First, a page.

ZR: In the early 1920s, under the organizational leadership of the Alpine Club of Canada, climbers representing the national alpine club of this country and the United States rally together in what they called the “The Conquest of Mount Logan.” The continental team really went in that same similar spirit that their British counterparts were devoting in the same years of the 1920s to Mount Everest's first ascent.
At the time, Logan was the highest unclimbed peak on the continent, and it really was an extraordinary proposition that in some ways equaled even an Everest. Logan was located over 240 kilometres from the nearest human habitation. It lay in the heart of an immense glaciated region. Not only was the route to the summit unknown, but the way to simply reach the base of the mountain wasn't yet fully understood.
The 1925 endeavour would require a 45-day reconnaissance expedition and it happened the summer before, in 1924. That was immediately followed by a dark two-month-long winter freighting expedition to haul two-and-a-half tons of supplies and provisions to the mountain’s base. Then finally, the climbing expedition began not long after, and that was in early May 1925. By late June, six climbers, three Canadians, three Americans, they were exhausted near frozen, they reached the summit.
According to Chic Scott in his book, Pushing the Limits: The Story of Canadian Mountaineering, he wrote that no mountain in the annals of mountaineering has ever extracted more sweat, suffering and hard work than this one and he's probably right. The descent was equally harrowing, if not more. The team experienced storms on the upper plateau. There was unplanned bivouacs, they had to deal with altitude sickness, snow blindness, frostbite, it was epic in every sense of the word and even actually, when they got off the ice, the group was plagued by misstep and misfortune.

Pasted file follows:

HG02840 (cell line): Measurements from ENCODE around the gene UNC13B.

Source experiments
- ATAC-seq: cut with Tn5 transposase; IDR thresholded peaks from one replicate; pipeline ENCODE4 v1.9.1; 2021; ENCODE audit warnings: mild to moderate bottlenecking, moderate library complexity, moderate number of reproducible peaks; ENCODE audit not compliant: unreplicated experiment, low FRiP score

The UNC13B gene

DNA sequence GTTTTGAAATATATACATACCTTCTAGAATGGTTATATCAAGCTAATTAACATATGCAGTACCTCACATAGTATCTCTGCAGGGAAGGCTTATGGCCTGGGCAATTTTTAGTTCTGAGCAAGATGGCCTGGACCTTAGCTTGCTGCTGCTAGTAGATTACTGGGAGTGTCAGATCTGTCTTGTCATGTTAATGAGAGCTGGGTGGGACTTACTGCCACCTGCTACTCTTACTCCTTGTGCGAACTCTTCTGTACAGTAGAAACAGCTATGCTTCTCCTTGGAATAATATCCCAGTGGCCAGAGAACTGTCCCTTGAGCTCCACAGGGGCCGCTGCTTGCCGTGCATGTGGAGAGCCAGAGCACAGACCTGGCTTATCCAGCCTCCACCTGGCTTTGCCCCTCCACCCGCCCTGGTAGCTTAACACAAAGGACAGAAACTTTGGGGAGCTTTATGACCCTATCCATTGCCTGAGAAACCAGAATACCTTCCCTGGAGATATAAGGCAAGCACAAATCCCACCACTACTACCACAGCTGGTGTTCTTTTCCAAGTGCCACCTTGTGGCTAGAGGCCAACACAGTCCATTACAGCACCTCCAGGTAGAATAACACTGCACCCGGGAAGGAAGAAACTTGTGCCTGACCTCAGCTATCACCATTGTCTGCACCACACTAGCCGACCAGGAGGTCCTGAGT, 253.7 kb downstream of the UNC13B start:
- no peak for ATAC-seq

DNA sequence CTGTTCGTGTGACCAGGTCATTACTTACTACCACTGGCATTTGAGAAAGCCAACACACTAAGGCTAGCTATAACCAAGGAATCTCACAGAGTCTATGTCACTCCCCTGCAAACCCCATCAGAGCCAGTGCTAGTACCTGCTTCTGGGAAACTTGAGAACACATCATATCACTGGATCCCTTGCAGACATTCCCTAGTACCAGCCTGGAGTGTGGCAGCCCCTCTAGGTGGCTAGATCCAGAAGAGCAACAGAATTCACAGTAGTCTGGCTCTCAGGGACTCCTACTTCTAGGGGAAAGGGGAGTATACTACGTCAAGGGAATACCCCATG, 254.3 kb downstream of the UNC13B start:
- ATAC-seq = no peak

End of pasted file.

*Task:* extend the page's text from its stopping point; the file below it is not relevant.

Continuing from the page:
They attempted to build a raft, and thinking that it would be more easy to float down the Chitina River, and that sort of ended poorly. But they had done it, and it made front-page news around the world. It would be another 25 years before the mountain would be even attempted again. It was quite a feat given the time.
JA: One of the climbers, who stood on the summit, was Dominion land surveyor Howard Frederick Lambart, the deputy leader of the climb. Zac tells us more about some of the main goals of the expedition.
ZR: The ascent was the main goal. They collected quite a lot of photographic material, and a lot of different landscape images. The team's deputy leader, Howard Fred Lambart he was a Dominion land surveyor by profession and member of the Geodetic Survey of Canada. He'd spent seven years working on the international boundary survey along the Yukon–Alaska border, using photography in the service of creating highly accurate topographic maps. He was tasked by the Department of the Interior, the federal government, to join the expedition to make a high-resolution photographic survey of the mountains.
The Department of Mines equally contributed by sending along a member, Hamilton Mac Lane, he was a naturalist, to survey the flora and fauna on the approach to the mountain, collecting specimens for Natural History Collections. They were also tasked with shooting a moving picture for a silent film to be produced by the National Museum of Canada, which was called The Conquest of Mount Logan, and it in itself is quite, quite stunning. 1925 is really early, it's early days for silent film and here is this amazing film, black and white, of course, that was shot of this expedition, and they took footage all the way, right to the very top.